Westward Bound: Sex, Violence, the Law, and the Making of a Settler Society
Review By Chris Herbert
November 4, 2013
BC Studies no. 177 Spring 2013 | p. 174-75
Westward Bound is a work of remarkable scope and depth. Covering the period from 1886 to 1940, Lesley Erickson uses records from local courts, the Department of Indian Affairs, and the North West Mounted Police to explore how the law functioned to shore up the Anglo-Canadian settler society of the Prairie provinces. Admirably, Erickson does not tell a simple story of top-down legal authority creating a particular colonial order. Instead, she details how various subordinated groups (women, Aboriginals, eastern European immigrants, prostitutes, and farm labourers, among others) contested, resisted, and manipulated Anglo-Canadian assumptions of superiority. The result is a complex and nuanced picture of the meanings and repercussions of sex and violence in the Canadian west.
Each chapter in Westward Bound focuses on a particular type of crime or groups of related crimes. Chapter Two explores the experiences of Aboriginals facing prosecution or regulation for a wide variety of crimes, including rape, incest, murder, drinking, and prostitution. Chapter Three focuses on prostitutes and prostitution, while Chapter Four looks at the relationship between immigrant farm labour, Anglo-Canadian farming families, and charges of seduction and rape. Emphasizing abortion, seduction, and assault, Chapter Five deals with different understandings of urban and rural spaces. Chapter Six analyzes how the legal system acted to shore up the patriarchal family in cases of incest, assault, and murder, while Chapter Seven examines the debate over female offenders and the death penalty.
To no one’s surprise, Erickson finds that the Canadian legal system of the Prairies acted to shape and strengthen a colonial social hierarchy that placed Anglo-Canadian men at the head of society and at the head of families. An Anglo-Canadian judiciary, police force, and Indian Affairs bureaucracy used criminal trials as a stage to convey lessons about Anglo-Canadian society, lessons that stressed the prerogatives and power of Anglo-Canadians. But it is when Erickson explores how this process of using criminal trials as a way to enact an idealized social order actually functioned that she makes some of her most engaging and original contributions to the literature on the formation of colonial society, not only in Canada, but globally.
Many readers will be surprised to discover that the biases of a Canadian legal system that sought to maintain colonial categories and national boundaries did not translate into across-the-board harsher sentences for socially marginal offenders. Instead, socially marginal offenders routinely received acquittals, reduced sentences, and fines in lieu of jail time. At the local level, the Canadian justice system on the Prairies was less concerned with meting out harsh punishment than it was intent on stabilizing a particular social hierarchy. Part of the ideology that underlay this social hierarchy assumed that socially marginal peoples such as immigrants, prostitutes, and Aboriginals were ignorant of the law, mentally deficient, irrational, and the products of tainted upbringings. Defendants who went along with these stereotypes usually received lenient treatment from a legal system anxious to portray itself as benevolent and equitable, often in stark contrast to the perceived inequity of the American legal system. Erickson reveals how a wide range of offenders used prevailing stereotypes to secure lesser sentences or acquittals at the cost of strengthening the logic of colonialism. However, when offenders refused to conform to these stereotypes or when their alleged crimes challenged the social hierarchy, usually by victimizing middle-class Anglo-Canadians, then the Canadian legal system responded harshly. Though Erickson occasionally uses British Columbia as a point of comparison, her study, understandably, remains focused on the Prairies. It would be interesting to know how Erickson’s findings apply to the settler society west of the Rockies, and this fine book whets the appetite for such a study.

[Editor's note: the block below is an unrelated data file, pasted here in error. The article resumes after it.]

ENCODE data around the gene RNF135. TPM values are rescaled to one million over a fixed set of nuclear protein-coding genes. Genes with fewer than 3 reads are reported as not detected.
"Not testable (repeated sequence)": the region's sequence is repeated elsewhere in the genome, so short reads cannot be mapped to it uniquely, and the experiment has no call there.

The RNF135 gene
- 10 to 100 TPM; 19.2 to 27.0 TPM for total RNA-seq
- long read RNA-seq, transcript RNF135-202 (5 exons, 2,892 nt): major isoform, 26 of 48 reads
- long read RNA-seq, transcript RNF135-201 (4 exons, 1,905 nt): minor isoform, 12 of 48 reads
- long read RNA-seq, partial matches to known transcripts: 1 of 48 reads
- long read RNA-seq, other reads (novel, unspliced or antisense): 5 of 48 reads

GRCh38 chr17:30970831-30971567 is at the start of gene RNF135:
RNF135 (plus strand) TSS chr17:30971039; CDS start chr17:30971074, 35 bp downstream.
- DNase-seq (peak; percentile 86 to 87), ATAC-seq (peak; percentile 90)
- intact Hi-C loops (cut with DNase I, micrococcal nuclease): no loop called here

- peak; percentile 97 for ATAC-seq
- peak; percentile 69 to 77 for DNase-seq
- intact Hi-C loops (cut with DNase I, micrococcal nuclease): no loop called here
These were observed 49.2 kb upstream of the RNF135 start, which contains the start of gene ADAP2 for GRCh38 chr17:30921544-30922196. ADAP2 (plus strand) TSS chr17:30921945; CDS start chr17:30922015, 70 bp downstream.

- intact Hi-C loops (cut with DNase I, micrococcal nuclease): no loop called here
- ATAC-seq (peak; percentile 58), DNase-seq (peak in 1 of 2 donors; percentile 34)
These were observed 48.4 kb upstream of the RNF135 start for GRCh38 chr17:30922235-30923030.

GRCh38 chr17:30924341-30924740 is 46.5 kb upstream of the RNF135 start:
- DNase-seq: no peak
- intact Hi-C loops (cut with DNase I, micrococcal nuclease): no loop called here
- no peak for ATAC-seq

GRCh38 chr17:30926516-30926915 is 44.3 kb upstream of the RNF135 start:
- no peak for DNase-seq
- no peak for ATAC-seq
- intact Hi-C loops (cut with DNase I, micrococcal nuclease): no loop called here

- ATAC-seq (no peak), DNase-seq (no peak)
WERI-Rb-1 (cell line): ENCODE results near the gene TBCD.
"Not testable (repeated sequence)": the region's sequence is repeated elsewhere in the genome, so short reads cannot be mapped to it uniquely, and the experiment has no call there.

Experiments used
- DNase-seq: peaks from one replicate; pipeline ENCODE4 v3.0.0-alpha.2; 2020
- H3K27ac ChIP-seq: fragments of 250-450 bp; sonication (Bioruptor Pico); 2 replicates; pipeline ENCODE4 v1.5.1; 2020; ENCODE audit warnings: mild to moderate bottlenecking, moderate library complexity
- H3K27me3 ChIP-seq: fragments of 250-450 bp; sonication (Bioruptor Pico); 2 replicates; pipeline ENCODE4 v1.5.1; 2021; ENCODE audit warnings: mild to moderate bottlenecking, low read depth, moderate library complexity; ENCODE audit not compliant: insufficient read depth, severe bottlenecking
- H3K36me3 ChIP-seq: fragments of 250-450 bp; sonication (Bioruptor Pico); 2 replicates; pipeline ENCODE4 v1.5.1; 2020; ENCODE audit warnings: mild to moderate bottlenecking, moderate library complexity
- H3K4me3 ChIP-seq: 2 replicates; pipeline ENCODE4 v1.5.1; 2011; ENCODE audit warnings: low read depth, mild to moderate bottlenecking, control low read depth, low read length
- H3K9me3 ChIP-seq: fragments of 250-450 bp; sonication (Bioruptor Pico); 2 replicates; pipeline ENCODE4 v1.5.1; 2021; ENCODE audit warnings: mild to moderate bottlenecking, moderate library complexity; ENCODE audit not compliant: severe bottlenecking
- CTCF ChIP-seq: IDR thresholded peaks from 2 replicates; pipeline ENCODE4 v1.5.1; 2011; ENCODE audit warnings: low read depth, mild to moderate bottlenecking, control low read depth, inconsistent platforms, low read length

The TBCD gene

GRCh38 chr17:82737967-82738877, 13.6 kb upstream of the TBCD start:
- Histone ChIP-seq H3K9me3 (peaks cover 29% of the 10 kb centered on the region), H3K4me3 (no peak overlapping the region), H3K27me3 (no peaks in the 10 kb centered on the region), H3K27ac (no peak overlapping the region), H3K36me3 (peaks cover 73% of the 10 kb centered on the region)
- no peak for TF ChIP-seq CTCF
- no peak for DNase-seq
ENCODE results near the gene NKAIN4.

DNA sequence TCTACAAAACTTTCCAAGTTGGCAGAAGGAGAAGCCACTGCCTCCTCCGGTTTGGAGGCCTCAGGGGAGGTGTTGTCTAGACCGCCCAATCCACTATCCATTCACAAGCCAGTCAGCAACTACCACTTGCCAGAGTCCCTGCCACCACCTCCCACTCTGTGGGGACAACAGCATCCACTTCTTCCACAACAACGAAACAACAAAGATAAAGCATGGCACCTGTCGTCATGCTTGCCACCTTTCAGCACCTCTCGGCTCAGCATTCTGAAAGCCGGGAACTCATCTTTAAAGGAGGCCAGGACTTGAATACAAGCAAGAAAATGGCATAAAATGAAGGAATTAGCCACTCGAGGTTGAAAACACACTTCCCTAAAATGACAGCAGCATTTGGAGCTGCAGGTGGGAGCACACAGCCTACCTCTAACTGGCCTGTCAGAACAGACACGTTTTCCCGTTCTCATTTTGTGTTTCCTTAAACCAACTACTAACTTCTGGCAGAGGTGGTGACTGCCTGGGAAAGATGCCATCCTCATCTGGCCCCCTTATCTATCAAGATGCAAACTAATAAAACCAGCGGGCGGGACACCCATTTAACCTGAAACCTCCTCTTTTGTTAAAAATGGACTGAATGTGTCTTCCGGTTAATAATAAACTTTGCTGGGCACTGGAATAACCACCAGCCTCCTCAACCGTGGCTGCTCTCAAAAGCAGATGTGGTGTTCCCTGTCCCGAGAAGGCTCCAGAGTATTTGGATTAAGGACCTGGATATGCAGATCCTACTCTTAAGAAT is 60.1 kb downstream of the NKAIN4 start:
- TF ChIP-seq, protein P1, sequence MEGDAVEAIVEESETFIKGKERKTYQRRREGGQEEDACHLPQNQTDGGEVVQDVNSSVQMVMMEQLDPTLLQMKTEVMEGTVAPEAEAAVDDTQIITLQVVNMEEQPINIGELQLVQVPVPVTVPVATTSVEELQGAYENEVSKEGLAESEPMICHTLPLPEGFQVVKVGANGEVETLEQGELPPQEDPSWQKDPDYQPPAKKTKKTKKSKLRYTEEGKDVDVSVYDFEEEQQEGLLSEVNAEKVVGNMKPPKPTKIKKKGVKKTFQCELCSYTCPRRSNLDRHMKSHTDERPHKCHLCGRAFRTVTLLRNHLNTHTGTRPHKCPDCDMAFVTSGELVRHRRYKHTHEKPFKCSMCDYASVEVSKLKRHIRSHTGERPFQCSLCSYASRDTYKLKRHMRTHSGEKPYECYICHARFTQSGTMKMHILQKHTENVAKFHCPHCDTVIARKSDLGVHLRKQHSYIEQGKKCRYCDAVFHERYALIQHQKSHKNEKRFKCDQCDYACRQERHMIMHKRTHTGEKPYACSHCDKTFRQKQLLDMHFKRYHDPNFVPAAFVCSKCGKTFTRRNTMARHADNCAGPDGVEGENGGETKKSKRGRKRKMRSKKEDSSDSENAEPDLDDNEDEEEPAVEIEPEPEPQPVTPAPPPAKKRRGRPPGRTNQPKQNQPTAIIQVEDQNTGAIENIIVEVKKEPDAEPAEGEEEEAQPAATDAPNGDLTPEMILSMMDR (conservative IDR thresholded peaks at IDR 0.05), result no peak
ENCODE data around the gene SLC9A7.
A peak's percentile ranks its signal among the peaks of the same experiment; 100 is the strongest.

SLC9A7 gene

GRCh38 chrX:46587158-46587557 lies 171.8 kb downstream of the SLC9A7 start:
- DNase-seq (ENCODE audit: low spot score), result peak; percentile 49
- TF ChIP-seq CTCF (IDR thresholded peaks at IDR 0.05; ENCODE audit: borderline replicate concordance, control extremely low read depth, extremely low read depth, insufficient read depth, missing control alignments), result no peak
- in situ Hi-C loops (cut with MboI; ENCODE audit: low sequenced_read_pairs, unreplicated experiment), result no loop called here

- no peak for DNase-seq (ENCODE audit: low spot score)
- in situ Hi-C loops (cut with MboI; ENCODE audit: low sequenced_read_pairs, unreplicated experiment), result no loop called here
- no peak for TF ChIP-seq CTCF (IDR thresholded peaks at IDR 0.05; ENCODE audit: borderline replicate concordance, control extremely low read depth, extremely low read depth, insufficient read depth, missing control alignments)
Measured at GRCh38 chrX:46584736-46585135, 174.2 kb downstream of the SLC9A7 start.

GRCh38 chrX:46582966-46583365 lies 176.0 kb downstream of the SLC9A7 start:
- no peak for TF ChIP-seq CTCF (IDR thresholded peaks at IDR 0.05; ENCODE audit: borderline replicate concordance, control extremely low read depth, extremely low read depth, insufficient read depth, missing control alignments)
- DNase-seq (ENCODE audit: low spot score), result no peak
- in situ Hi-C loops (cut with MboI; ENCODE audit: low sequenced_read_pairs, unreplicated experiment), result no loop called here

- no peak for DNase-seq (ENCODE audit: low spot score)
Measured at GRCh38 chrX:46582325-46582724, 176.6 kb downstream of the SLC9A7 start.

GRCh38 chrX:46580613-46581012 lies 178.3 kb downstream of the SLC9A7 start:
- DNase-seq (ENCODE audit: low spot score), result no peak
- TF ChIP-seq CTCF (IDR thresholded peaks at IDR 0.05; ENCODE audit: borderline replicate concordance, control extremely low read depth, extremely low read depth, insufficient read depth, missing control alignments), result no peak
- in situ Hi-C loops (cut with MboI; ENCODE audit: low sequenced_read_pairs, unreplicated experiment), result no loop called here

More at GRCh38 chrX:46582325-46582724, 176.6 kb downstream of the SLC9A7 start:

Westward Bound: Sex, Violence, the Law, and the Making of a Settler Society.
By Lesley Erickson
Vancouver: University of British Columbia Press, 2011. 360 pp, $34.95 paper